The rules governing divorce while one spouse is in prison vary from state to state, notes LegalZoom. If you want to initiate divorce proceedings, it is important to check with your state laws and regulations. Many states have laws intended to make divorce easier to pursue when one spouse is incarcerated.
The first step is to speak with a clerk at a family court in your jurisdiction to clarify if there is a specific form needed to file for divorce from an incarcerated spouse, according to LegalZoom. Obtain and complete the appropriate forms or the traditional no-fault divorce paperwork. Attach a copy of the transcript of your spouse's conviction and sentencing stages, certified by the court, to the divorce paperwork. To obtain a copy of this, request it from the criminal court in which your spouse was convicted.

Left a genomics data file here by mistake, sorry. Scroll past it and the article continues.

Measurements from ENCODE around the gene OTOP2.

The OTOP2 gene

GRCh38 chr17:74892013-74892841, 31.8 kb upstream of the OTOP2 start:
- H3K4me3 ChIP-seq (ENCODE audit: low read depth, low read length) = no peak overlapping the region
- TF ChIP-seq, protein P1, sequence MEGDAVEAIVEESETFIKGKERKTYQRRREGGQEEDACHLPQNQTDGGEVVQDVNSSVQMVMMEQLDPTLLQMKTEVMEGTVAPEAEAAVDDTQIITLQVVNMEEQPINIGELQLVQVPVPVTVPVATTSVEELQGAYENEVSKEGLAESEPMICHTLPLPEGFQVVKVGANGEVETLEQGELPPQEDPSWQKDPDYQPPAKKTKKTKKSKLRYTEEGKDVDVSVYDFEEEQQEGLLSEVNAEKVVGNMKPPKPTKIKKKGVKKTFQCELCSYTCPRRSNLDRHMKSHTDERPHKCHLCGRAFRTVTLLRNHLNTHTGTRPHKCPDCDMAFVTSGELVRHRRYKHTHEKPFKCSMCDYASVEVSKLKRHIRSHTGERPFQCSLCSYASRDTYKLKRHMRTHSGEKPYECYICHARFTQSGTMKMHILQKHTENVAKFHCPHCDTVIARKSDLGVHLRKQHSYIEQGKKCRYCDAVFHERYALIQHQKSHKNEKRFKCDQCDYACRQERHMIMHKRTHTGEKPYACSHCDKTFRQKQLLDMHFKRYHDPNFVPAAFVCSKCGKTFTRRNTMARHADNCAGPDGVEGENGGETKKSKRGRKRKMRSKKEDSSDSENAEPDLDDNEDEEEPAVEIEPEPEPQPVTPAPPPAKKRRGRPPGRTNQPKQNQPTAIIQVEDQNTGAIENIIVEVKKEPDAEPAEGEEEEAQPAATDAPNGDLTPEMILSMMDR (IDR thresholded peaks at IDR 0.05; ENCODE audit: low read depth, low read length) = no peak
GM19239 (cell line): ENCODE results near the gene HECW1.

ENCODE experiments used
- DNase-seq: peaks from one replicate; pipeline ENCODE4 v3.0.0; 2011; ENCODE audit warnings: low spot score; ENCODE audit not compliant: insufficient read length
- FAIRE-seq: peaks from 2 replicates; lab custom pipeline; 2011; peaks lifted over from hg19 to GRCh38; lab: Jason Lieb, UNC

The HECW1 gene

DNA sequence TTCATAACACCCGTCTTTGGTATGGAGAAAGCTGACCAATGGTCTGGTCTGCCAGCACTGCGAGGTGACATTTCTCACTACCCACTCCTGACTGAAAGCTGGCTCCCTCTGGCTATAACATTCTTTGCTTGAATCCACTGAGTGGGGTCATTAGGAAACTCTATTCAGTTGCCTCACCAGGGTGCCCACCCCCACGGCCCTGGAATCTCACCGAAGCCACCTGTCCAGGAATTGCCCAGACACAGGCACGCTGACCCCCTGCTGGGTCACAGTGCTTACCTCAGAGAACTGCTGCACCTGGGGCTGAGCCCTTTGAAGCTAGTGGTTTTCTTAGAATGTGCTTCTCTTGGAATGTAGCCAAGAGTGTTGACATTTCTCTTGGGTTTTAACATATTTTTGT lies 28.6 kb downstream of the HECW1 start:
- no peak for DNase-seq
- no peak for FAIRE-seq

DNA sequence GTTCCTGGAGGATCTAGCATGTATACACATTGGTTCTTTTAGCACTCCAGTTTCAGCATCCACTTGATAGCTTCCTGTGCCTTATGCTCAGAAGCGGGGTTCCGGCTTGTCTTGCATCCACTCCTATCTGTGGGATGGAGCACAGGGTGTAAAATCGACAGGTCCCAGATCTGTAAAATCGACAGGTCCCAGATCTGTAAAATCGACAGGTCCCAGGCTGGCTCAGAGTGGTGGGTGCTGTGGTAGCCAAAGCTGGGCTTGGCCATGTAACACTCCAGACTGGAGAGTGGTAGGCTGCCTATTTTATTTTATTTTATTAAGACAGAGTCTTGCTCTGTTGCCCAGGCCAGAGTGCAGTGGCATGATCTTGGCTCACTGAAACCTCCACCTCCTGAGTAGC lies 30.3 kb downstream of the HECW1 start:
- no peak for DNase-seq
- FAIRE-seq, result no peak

If you have an attorney, she can complete a marital dissolution agreement and present it to your spouse, claims Ferrell Law Firm. This option is ideal if you and your spouse agree on the divorce, property division and child custody arrangements. Otherwise, it may be necessary to file for a divorce on grounds of conviction and imprisonment.
If you don't have a lawyer, submit the papers and fees to the family court. Determine whether the court plans to serve your spouse or if you must do so, says LegalZoom. If it is your responsibility, do so by certified mail or through the sheriff's office. File any necessary papers and fees with your family court. At least one hearing is likely to follow.